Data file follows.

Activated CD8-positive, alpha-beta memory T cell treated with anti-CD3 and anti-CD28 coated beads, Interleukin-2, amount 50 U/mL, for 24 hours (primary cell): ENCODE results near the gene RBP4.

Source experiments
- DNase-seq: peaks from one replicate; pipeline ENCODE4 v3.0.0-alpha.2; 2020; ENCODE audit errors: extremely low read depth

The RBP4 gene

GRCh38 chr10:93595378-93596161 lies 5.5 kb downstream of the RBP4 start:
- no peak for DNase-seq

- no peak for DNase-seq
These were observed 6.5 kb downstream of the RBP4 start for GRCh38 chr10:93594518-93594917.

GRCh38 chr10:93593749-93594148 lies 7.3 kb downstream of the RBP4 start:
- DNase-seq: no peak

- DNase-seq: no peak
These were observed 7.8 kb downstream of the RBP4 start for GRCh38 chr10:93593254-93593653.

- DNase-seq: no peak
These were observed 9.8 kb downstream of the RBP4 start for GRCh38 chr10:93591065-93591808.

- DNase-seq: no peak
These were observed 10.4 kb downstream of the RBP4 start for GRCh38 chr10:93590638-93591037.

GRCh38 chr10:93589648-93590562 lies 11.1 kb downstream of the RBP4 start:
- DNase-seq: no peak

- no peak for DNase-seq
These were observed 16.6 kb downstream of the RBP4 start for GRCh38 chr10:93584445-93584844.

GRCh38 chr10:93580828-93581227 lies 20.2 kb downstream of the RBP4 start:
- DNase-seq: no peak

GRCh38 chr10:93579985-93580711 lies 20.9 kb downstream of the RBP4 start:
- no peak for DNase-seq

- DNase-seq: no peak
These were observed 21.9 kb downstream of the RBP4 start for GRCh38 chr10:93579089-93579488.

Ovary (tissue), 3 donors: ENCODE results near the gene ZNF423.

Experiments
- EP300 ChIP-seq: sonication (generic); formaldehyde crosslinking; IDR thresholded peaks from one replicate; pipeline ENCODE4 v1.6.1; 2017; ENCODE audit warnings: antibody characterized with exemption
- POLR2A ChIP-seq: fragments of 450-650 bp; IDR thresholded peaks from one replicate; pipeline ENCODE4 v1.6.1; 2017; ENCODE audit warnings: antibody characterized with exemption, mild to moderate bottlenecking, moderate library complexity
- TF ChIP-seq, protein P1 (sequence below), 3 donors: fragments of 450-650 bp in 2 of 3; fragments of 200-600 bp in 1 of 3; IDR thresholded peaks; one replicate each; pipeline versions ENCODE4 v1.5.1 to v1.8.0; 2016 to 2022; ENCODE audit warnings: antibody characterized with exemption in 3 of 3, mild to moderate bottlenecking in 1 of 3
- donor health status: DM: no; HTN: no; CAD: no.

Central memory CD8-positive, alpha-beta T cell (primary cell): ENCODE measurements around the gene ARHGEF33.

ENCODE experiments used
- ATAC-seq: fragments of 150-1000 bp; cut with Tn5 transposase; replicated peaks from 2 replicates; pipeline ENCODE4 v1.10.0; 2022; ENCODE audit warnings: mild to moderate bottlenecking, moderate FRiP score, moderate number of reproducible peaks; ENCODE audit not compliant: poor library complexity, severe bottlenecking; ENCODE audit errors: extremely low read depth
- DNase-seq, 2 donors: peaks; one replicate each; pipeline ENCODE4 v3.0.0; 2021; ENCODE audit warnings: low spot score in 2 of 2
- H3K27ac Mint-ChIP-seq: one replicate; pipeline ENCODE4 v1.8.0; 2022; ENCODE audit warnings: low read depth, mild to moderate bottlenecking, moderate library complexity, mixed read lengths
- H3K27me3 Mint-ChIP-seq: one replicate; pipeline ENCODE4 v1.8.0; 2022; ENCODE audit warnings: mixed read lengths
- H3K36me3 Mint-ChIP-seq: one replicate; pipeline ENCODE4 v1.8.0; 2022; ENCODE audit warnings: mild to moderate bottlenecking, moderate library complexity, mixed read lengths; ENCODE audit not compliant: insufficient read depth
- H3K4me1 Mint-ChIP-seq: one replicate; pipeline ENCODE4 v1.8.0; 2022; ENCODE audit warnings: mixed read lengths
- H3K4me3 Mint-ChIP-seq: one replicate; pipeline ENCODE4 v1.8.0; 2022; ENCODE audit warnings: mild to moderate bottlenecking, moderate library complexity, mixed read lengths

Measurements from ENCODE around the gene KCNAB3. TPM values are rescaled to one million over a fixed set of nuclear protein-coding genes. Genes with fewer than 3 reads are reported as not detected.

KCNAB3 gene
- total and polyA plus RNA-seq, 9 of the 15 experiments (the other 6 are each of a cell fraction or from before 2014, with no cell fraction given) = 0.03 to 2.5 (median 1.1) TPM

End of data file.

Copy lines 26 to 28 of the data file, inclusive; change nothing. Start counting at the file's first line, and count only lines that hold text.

These were observed 21.9 kb downstream of the RBP4 start for GRCh38 chr10:93579089-93579488.

Ovary (tissue), 3 donors: ENCODE results near the gene ZNF423.

Experiments